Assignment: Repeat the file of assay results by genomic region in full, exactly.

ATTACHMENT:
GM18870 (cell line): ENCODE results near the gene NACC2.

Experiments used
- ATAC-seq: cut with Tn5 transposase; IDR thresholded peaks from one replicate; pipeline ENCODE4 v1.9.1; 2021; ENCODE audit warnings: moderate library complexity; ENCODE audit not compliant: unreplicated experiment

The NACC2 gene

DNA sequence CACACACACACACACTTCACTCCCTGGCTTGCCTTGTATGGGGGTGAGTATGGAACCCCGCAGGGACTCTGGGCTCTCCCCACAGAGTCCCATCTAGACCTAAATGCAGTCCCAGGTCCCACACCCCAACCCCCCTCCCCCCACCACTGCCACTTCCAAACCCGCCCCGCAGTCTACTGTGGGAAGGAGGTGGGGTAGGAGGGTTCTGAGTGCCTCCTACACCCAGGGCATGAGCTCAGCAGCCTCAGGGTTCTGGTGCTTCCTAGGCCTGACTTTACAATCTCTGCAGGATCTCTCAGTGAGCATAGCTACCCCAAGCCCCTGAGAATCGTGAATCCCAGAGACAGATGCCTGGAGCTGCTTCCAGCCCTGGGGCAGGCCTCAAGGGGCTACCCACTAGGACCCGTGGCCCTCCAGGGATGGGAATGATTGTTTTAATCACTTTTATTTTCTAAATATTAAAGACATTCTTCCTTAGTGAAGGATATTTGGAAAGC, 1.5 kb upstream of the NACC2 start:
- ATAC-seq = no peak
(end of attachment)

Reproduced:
GM18870 (cell line): ENCODE results near the gene NACC2.

Experiments used
- ATAC-seq: cut with Tn5 transposase; IDR thresholded peaks from one replicate; pipeline ENCODE4 v1.9.1; 2021; ENCODE audit warnings: moderate library complexity; ENCODE audit not compliant: unreplicated experiment

The NACC2 gene

DNA sequence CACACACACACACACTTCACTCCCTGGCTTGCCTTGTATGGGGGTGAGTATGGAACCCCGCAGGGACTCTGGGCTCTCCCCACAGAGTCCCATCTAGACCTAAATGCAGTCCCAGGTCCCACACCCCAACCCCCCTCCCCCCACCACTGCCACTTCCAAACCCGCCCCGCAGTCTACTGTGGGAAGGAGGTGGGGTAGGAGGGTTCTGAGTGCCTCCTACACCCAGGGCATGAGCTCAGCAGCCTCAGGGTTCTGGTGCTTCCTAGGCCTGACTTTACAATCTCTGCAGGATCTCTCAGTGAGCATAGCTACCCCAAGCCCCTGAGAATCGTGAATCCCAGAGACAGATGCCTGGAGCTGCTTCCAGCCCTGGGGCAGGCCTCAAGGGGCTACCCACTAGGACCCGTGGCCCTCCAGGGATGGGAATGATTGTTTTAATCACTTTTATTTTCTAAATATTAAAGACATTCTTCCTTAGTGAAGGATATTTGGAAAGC, 1.5 kb upstream of the NACC2 start:
- ATAC-seq = no peak